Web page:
Moreover, Professor Sarram addresses how the world’s pressing energy needs are increasing due to the soaring global population growth. Developed, industrialized nations that are part of the Organization for Economic Co-operation and Development (OECD) have a lower population growth rate than those in developing nations not affiliated with the OECD. Non-OECD nations thus consume more energy that inevitably places high demand on the environment and natural resources. To illustrate, non-OECD annual electricity demand growth is at 3.3 percent per year compared to only 1.2 percent of electricity demand increases per year in OECD nations. Since non-OECD nations are impoverished, the methods of energy extraction are often “dirty,” as people rely on cheap energy extraction methods such as burning coal and wood. Since forests naturally capture and store CO2, nations like China (which is the biggest polluter in the world) are eliminating natural sources of carbon storage through deforestation and enabling carbon to be stored in the atmosphere as a “sink.” OECD nations tend to be more environmentally conscientious. For example, OECD countries produce roughly half of the hydroelectricity produced worldwide. A highly important factor for future climate policy to address is how to get OECD countries to divest from fossil fuels, making renewables and nuclear power more economically appealing options for energy extraction. [1]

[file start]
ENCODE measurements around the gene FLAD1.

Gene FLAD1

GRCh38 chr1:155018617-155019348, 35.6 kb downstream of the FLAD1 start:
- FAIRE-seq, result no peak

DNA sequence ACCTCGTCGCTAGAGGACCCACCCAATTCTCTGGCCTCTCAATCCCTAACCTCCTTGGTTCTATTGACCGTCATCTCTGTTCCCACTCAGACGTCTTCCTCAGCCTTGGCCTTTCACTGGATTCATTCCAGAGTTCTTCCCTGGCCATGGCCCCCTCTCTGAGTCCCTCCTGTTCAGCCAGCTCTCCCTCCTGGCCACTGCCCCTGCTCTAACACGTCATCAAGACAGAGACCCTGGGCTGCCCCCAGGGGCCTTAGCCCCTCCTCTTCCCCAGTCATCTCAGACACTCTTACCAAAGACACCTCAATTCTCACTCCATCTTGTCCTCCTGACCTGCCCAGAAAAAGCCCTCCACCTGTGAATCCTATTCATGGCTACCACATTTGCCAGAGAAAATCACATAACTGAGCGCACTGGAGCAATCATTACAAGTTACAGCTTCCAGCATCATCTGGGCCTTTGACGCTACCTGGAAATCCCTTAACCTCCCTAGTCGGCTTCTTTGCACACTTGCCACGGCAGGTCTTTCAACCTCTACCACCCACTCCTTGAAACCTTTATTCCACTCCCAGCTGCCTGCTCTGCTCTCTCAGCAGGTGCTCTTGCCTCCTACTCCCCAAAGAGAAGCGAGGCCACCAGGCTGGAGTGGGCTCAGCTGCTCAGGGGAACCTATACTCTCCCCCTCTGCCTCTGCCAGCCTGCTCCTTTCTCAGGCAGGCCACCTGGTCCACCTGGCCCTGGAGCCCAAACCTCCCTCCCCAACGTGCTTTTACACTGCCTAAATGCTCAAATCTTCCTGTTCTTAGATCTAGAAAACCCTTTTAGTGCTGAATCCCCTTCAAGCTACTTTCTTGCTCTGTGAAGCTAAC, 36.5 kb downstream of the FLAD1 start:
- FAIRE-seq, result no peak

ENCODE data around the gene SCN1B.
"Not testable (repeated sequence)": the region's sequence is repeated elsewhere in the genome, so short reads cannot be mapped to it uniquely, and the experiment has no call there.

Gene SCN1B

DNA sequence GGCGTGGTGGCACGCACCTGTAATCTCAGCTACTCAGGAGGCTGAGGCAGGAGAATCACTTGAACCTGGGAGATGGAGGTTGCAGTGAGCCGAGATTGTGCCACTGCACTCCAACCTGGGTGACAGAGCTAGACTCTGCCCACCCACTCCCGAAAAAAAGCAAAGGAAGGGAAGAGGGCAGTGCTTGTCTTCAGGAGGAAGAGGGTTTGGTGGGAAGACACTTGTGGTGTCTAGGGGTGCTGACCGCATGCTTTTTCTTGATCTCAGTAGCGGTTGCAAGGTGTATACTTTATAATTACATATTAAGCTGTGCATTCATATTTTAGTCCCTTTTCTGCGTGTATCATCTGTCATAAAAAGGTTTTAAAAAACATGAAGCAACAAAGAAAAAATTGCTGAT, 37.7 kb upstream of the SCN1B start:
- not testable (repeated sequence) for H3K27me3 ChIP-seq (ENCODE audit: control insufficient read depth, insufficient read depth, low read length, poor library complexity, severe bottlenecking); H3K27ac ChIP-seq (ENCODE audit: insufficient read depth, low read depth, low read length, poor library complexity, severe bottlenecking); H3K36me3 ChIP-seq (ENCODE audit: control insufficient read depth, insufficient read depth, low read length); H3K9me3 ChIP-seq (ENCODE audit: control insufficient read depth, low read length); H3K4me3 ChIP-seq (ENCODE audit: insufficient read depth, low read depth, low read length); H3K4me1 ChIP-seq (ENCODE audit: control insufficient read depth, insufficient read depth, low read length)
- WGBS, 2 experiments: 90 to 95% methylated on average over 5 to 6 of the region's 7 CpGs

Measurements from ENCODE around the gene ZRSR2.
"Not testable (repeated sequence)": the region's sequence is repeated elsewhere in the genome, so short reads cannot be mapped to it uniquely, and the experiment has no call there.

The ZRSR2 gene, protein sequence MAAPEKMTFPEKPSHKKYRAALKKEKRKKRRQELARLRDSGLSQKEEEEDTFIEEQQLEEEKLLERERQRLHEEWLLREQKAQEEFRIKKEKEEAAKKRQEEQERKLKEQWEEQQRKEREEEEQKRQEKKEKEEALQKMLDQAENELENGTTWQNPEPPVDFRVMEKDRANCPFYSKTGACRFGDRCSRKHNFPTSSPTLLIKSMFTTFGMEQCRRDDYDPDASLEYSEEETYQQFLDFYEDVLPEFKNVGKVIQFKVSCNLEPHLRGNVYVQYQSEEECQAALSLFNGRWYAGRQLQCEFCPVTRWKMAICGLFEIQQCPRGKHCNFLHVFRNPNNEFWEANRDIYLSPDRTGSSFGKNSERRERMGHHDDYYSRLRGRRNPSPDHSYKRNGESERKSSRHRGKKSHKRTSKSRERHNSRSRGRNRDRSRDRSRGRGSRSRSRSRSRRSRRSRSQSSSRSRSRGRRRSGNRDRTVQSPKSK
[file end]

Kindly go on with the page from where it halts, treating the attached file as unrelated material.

Professor Sarram’s argument for a global strengthening of the nuclear power industry is put into perspective with the recent shutdown of the San Onofre nuclear station, which has negatively impacted the surrounding environment. The San Onofre Nuclear power plant was shut down in 2012 due to safety, equipment and political issues. What the public does not realize, however, is that the utility has increased its use of natural gas and other fossil fuels to replace the plant’s power generation, which provided up to 2000 MW of electricity for the San Diego county grid. In 2011, when San Onofre was still running, 50 percent of the utility’s energy sources came from carbon-free nuclear, hydroelectric and renewable sources. In 2012, only 30 percent of the utility’s electricity came from carbon-free resources. Professor Sarram insightfully identifies that the use of natural gas to replace the use of nuclear energy will create a significantly higher amount of greenhouse gases released into the atmosphere. With the shutdown of the nuclear plant, we need 2 million KWh of electric power. If we measure the carbon footprint of nuclear energy versus that of natural gas, we will see that natural gas produces 500 grams of CO2 per KWh more than nuclear energy. This increase in CO2 emissions per KWh amounts to a frightening 8.7 million tons of CO2 released per year into the atmosphere. [1] Despite the risks of nuclear energy, the loss of the environmental benefits from nuclear power plants is apparent with the end of the San Onofre nuclear power plant.